However, we are not discussing only the Greater London Council; there are other local authorities which will undoubtedly, if this Bill goes through unamended, have to place on their ratepayers excessive demands for rate contributions to keep down the rents to tenants who could well afford to pay the full fair rents. That is why I am moving this Amendment. I am of course well aware that the Amendment is worded in terms most suitable to England, and if the Government accept it there will be no difficulty about the Government's moving an Amendment on Report to get the wording precisely right for Wales, and also for Scotland.

Perhaps the most powerful of all the speeches made against this Bill on Second Reading was made by my noble friend Lord Molson, who has explained to me that unfortunately he is prevented from being here this afternoon. My Amendment would meet in full his strong objections to Part I of the Bill. The noble Lord. Lord Kennet, will recollect that the Bill received no support at all from his noble friends behind him; he alone was left to try to defend this almost indefensible Bill. I suggest that by accepting this Amendment he would meet the case of those local authorities who otherwise will have to act unfairly to their ratepayers and would at the same time bring the Government's action into consistency with its own circular which, as I have said, suggests the reasonable method of solving the problem before us. I beg to move.

7.26 p.m.


I should like to support this Amendment very warmly. The noble Lord, Lord Kennet, may remember that this summer I asked him a question regarding the incomes of council tenants, and speaking from memory I think the noble Lord told me that there were 64,000 council house tenants in this country earning incomes of £2,000 a year and over. When I further questioned him as to whether any council house tenants were earning incomes of £4,000 a year and over, he told me that he could not give me the reply, but that he thought there were probably quite a few thousands who did have incomes of £4,000 and over.

This Bill is really just a Bill for subsidising. It is a hidden subsidy for subsidising council house tenants. Of course, it is a vote-catcher. It is quite iniquitous that some ratepayers who are far poorer than some council house tenants should have to subsidise their so much richer neighbours. I will not delay the Committee, but I should just like to make that point. This is an unfair Bill.

My noble friend's Amendment covers the poorer council house tenants. The rich council house tenants—and, as we know, there are probably two or three hundred thousand of them; perhaps four hundred thousand, perhaps more—are well able, on the whole, to pay these small increases. If we take the amount of their income which is now used in rent, compared to that of a similar family before the war, there is no comparison. The percentage of the income of some of these council house tenants now used in rent is infinitesimal. I doubt very much whether it is 5 per cent. of their income, if that: it is probably 3 per cent., or even 2. I therefore warmly support this Amendment of my noble friend on the Front Benches.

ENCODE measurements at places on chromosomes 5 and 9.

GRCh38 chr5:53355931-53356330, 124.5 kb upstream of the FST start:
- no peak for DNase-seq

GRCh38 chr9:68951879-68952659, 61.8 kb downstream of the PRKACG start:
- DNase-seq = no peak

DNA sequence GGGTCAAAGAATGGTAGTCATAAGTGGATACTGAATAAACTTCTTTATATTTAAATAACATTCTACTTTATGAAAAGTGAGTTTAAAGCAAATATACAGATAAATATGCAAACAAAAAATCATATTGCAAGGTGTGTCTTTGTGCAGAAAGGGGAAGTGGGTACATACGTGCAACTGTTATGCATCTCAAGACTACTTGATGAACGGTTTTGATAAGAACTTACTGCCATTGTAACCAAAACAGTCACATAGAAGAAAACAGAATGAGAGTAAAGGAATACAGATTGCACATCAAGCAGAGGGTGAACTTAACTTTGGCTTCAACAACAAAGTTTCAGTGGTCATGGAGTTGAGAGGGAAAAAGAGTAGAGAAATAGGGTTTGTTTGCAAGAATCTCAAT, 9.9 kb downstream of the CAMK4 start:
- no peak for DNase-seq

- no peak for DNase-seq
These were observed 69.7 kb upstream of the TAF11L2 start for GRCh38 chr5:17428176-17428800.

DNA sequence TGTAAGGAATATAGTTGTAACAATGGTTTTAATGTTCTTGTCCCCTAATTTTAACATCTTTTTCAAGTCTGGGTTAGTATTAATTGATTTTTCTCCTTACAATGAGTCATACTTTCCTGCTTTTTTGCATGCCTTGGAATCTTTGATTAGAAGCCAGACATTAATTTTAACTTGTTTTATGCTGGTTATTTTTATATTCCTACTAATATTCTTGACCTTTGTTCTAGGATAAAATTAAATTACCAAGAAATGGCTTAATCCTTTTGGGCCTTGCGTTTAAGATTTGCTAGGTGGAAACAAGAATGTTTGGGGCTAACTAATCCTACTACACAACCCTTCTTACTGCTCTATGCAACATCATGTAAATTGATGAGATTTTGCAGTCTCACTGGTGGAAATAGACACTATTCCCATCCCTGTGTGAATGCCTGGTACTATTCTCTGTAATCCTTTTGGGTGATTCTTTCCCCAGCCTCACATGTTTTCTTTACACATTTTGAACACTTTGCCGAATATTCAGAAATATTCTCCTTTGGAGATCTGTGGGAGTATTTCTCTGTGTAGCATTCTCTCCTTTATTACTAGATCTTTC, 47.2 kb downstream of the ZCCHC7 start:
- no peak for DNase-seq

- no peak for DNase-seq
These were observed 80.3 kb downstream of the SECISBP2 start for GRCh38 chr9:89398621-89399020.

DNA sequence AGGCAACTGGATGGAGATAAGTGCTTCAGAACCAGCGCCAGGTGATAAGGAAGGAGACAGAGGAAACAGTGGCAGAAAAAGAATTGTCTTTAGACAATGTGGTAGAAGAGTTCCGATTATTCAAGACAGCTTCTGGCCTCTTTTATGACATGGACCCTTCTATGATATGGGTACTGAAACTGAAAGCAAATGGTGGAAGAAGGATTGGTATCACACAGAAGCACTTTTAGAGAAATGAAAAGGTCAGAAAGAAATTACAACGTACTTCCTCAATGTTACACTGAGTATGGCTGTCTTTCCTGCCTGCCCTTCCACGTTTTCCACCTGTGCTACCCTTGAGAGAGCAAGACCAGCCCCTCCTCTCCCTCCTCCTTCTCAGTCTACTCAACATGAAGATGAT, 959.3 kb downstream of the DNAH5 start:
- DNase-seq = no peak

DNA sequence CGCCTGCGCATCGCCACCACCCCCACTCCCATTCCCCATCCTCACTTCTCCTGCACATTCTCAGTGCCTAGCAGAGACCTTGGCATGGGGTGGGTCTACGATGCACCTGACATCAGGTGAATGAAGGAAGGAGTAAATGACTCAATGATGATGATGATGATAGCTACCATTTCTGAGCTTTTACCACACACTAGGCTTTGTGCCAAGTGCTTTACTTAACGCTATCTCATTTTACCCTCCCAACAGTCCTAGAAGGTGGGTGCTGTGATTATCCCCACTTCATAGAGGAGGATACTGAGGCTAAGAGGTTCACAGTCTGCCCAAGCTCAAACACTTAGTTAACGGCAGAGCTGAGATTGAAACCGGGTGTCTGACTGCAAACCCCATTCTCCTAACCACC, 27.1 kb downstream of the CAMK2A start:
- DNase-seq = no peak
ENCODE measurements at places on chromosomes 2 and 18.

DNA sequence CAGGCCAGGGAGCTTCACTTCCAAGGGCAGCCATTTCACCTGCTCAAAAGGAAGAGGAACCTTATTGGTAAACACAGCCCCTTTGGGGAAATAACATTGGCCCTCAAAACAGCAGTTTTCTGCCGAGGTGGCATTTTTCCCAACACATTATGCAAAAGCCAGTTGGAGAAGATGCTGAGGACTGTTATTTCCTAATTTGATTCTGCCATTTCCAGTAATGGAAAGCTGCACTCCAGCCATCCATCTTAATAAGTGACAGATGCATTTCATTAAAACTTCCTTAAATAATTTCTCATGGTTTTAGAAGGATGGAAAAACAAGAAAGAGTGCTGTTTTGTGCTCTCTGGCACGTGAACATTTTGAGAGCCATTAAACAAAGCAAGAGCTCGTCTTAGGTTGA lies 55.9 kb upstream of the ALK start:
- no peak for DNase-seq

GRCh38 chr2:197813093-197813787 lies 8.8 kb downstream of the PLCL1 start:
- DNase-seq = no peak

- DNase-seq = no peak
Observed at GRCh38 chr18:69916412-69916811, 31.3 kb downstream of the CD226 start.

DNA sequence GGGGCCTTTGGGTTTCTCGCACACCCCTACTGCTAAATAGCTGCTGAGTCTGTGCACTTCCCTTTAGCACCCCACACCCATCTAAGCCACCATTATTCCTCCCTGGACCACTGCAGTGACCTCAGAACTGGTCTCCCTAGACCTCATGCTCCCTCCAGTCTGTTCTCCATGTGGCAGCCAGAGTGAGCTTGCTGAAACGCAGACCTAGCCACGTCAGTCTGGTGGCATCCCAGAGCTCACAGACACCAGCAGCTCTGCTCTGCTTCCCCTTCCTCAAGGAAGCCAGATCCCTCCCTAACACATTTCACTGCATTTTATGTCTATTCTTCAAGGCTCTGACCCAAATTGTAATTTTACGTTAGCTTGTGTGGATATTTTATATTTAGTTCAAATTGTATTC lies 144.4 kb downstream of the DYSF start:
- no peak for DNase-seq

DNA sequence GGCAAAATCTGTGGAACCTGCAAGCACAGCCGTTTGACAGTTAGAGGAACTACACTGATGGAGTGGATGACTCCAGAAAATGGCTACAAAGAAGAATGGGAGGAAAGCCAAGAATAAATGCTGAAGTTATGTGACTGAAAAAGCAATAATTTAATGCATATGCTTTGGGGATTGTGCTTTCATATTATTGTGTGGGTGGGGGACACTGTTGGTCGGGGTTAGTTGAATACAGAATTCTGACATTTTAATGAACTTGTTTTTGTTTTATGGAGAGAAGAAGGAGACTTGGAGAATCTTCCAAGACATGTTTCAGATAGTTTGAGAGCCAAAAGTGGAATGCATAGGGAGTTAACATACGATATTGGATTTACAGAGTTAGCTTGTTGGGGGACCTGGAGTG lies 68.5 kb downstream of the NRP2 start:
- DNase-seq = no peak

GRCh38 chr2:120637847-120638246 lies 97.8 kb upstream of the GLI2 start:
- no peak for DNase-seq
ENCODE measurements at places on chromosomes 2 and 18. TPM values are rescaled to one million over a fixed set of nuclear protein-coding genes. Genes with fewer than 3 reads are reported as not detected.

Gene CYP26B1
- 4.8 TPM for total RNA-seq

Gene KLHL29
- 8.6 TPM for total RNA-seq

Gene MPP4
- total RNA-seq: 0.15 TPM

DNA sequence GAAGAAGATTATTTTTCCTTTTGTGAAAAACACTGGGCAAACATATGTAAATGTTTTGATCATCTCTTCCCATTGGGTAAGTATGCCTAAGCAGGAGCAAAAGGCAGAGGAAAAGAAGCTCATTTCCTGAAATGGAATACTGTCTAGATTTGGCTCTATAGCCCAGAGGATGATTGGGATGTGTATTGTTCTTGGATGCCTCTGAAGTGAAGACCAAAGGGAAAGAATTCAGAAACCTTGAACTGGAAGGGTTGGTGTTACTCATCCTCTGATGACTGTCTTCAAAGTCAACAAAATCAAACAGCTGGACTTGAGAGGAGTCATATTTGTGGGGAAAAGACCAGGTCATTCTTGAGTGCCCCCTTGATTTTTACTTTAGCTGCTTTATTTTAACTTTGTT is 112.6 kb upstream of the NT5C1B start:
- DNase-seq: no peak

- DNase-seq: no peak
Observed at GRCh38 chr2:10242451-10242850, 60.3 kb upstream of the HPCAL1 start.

7.28 p.m.


The broad intention of the noble Lord's Amendment is clearly to exclude from control local authorities who operate a rebate scheme not less generous than the illustrative scheme in Circular 46/67, the present Government circular. It would not be easy to assess in practice whether a rebate scheme was in fact as generous as the illustrative scheme. The alternative would be to insist that the authority must adopt the illustrative scheme in toto. But this would be against the policy adopted in the circular itself on which the noble Lord relies and which makes it clear that it is for each authority to decide what adjustments, if any, are needed to meet local needs and conditions. I would point out to the Committee that the circular introduced in 1956, when the Opposition party were in power, did not go even so far in recommending an illustrative rent rebate scheme as the 1967 circular. The policy in the circular which the noble Lord seeks to build into the Bill reflects the statutory position, because under Section 113 of the Housing Act 1957 local authorities are given discretion in the matter of rent rebate schemes. All this Tory legislation the noble Lord seeks to go back on.

My main objection to the Amendment is that it would allow authorities with a sound rebate scheme to make any increase, however large, for unrebated tenants. The noble Lord said that the circular was designed to direct help to those who need it most, and indeed it is; but those who need it next most may also need tiding over and gentling along in relation to these rent increases, and that is the Government's purpose in the Bill as drafted. Any reasonable rent rebate scheme would ensure that tenants of small means or with large family commitments would either not be affected at all by a rent increase or only to a small extent, and that I freely admit. But that is not taken by the National Board of Prices and Incomes to be a sufficient reason for doing what the noble Lord wants. In their Report they recommended that if local authorities wished to increase average standard rents by more than 7s. 6d. a week in a 12-month period they should be required to seek the permission of the Housing Departments. The Government have adopted this advice, and Clause 2 of the Bill incorporates it precisely. The National Board of Prices and Incomes also recommended that the principle of moderation should be observed for individual households—and this is the 10s. individual maximum provision.